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Online Help

How to use the search facility

Enter a word (keyword) or multiple keywords in the search box (seperate multiple keywords with spaces only) then click "Find". The search engine uses boolean "or" logic by default. This means that it will match documents containing any of the keywords you enter. Use the "advanced" options to apply a different logic to your search.

Use the wild-card ("*") to find variations... For example, suppose you wanted to match any variations of the word "secretary" entering that keyword would only match EXACT instances of itself. However, you can use wild-cards to broaden the scope of the search; entering "secretar*" would match on "secretary", "secretaries", "secretarial", etc. Wild-cards can only be used at the beginning or end of keywords (prefix or suffix). Multiple wild-cards can be used in your search query. Using wild-cards does not impact on the speed of the search in any way.

By default, searches are not case-sensitive. For example, searches for "george washington", "George Washington" and "gEoRgE wAsHiNgToN" will all yield the same results.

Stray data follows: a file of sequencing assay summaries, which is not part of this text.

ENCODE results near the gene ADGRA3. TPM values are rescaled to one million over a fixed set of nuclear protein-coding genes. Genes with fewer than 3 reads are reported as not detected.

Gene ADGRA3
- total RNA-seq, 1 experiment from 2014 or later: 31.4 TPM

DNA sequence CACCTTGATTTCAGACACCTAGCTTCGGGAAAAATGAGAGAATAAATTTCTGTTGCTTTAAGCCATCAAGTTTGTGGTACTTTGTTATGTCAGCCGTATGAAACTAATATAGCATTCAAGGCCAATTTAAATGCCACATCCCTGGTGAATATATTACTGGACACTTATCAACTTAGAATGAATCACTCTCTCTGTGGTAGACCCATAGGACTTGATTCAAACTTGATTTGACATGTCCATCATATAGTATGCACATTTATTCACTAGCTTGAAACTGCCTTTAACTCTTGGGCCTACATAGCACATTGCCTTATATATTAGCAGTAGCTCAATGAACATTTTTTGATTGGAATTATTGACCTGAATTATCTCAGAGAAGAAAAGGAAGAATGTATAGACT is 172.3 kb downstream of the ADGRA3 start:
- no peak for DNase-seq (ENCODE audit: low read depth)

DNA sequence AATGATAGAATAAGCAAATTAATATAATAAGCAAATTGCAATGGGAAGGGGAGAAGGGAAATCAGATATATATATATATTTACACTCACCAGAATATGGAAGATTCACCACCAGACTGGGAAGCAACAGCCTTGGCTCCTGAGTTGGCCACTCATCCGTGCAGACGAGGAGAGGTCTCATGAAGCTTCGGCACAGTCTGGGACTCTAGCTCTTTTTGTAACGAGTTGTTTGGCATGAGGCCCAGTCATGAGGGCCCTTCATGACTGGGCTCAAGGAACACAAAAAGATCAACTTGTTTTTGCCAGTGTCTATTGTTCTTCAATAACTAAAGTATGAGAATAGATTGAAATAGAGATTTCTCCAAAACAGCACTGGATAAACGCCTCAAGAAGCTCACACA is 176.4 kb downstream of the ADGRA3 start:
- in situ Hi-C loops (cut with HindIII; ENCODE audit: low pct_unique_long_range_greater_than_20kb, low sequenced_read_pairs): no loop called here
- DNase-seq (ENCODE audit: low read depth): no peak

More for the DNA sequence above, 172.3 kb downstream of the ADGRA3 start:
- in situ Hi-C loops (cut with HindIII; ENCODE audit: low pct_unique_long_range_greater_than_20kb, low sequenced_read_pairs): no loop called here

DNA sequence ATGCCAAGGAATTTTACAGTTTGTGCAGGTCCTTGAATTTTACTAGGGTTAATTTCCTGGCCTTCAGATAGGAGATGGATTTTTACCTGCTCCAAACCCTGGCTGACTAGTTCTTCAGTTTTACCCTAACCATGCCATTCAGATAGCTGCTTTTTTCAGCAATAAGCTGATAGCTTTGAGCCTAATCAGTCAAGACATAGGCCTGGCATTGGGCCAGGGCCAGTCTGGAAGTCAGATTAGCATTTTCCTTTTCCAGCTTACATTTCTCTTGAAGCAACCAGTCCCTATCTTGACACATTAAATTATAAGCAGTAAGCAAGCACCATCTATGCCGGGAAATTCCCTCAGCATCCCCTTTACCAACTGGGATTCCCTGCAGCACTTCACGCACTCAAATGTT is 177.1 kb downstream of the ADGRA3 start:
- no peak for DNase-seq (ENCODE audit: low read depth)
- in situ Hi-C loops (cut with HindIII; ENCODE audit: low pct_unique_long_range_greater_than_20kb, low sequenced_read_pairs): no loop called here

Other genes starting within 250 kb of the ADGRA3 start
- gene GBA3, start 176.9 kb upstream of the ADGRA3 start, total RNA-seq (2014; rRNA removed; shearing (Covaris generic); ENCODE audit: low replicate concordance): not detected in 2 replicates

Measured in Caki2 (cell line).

Getting the best results

Use the "advanced" options whenever possible as these will enable you to refine your search.

Be specific with your keywords where possible... using wild-cards increases the range of potential matches considerably (adding "noise" to the results).

Stop Words

The search engine ignores common words and characters such as "where" and "the", as well as certain single letters, because they tend to slow down your search without improving the results. These are called "stop words" and are common to most search engines. The search engine will indicate if a stop word has been excluded by displaying details on the results page within the summary.

If the stopped word is necessary, you can defeat the mechanism by conducting a search with "phrase" logic, which simply means putting quotation marks around two or more words. Common words in a phrase search (e.g., "where are you") are included in the search. Furthermore, when you are using wildards in your search query, stop words are ignored if the wildcarded word matches them, that is - a search for "th*" will match on "the", "there", etc.

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